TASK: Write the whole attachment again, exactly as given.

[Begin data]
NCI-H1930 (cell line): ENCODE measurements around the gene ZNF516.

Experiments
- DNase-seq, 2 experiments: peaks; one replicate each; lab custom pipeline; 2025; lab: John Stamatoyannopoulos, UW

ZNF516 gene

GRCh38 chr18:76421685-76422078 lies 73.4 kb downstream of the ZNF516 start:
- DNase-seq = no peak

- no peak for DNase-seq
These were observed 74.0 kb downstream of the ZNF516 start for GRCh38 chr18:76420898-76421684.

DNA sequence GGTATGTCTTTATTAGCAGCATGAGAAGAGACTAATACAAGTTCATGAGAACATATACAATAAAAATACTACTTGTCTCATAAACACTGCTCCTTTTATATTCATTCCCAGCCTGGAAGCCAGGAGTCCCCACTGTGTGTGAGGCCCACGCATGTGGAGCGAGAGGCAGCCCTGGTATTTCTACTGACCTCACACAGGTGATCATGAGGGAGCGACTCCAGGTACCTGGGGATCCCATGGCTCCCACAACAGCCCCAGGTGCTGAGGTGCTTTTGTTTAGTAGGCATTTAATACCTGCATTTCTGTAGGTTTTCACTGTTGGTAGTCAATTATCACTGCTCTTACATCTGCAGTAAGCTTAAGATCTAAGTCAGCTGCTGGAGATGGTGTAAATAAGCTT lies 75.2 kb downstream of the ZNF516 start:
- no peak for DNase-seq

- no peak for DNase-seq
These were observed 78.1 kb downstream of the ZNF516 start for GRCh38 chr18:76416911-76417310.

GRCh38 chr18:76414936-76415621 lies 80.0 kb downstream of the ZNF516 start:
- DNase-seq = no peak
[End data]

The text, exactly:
NCI-H1930 (cell line): ENCODE measurements around the gene ZNF516.

Experiments
- DNase-seq, 2 experiments: peaks; one replicate each; lab custom pipeline; 2025; lab: John Stamatoyannopoulos, UW

ZNF516 gene

GRCh38 chr18:76421685-76422078 lies 73.4 kb downstream of the ZNF516 start:
- DNase-seq = no peak

- no peak for DNase-seq
These were observed 74.0 kb downstream of the ZNF516 start for GRCh38 chr18:76420898-76421684.

DNA sequence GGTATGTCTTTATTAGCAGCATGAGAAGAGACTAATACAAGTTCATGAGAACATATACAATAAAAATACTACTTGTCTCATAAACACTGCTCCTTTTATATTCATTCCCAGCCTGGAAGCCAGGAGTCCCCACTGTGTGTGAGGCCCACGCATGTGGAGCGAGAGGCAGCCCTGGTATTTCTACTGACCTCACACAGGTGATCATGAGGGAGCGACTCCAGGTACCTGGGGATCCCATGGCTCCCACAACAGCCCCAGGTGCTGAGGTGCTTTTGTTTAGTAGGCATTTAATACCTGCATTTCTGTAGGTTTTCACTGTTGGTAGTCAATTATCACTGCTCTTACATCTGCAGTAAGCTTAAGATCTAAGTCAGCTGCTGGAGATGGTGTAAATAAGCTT lies 75.2 kb downstream of the ZNF516 start:
- no peak for DNase-seq

- no peak for DNase-seq
These were observed 78.1 kb downstream of the ZNF516 start for GRCh38 chr18:76416911-76417310.

GRCh38 chr18:76414936-76415621 lies 80.0 kb downstream of the ZNF516 start:
- DNase-seq = no peak